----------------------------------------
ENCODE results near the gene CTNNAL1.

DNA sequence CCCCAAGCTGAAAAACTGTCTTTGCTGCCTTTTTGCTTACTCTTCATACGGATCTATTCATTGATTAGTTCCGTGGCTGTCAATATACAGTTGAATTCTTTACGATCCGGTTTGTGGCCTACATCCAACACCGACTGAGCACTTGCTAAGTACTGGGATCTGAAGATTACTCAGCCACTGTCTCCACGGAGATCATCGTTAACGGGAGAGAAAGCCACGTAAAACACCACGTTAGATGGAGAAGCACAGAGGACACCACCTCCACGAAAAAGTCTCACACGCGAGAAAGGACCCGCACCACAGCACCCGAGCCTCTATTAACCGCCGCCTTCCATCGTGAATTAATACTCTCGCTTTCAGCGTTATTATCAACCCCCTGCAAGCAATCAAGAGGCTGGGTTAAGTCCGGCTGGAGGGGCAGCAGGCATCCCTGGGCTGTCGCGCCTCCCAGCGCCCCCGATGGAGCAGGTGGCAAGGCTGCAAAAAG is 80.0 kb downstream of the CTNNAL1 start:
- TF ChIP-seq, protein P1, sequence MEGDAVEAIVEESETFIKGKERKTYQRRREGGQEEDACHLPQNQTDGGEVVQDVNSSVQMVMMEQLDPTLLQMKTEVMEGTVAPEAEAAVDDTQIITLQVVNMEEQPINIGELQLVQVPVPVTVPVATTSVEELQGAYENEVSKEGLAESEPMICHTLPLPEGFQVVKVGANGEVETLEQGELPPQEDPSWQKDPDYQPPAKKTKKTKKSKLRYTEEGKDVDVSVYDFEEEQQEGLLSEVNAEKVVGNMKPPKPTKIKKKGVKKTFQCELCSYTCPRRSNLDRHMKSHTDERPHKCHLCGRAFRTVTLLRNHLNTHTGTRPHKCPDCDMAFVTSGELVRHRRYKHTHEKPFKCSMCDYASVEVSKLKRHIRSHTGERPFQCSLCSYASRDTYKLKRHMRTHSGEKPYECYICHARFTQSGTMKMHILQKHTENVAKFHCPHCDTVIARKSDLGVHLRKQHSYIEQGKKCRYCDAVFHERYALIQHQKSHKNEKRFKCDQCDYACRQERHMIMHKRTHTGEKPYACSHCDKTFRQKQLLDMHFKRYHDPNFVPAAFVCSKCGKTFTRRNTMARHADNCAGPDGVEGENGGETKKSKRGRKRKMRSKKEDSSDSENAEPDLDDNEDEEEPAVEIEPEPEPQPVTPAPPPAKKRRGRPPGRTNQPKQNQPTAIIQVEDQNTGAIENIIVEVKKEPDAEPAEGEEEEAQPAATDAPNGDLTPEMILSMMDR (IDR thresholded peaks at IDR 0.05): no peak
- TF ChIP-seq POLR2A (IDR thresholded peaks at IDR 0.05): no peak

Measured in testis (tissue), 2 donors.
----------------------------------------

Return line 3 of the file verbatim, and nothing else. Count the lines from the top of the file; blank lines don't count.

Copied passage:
- TF ChIP-seq, protein P1, sequence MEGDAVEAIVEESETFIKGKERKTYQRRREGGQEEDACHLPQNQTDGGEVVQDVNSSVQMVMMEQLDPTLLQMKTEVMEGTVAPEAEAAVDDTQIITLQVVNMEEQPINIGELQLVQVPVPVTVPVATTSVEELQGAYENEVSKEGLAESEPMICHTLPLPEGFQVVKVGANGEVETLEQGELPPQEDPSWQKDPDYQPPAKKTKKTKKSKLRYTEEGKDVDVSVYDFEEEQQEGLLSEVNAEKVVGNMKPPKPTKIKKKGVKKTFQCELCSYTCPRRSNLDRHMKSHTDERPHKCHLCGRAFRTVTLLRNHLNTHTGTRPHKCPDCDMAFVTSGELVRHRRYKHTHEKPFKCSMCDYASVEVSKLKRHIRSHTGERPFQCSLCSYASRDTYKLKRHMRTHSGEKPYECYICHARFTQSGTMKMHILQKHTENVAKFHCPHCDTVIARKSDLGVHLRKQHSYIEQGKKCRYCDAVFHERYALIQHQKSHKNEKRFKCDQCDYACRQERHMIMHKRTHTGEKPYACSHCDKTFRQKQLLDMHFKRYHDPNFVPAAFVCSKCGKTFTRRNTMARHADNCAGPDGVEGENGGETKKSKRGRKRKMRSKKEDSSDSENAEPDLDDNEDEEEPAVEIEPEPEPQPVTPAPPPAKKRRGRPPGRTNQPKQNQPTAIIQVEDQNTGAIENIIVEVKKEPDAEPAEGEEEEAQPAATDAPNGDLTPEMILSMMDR (IDR thresholded peaks at IDR 0.05): no peak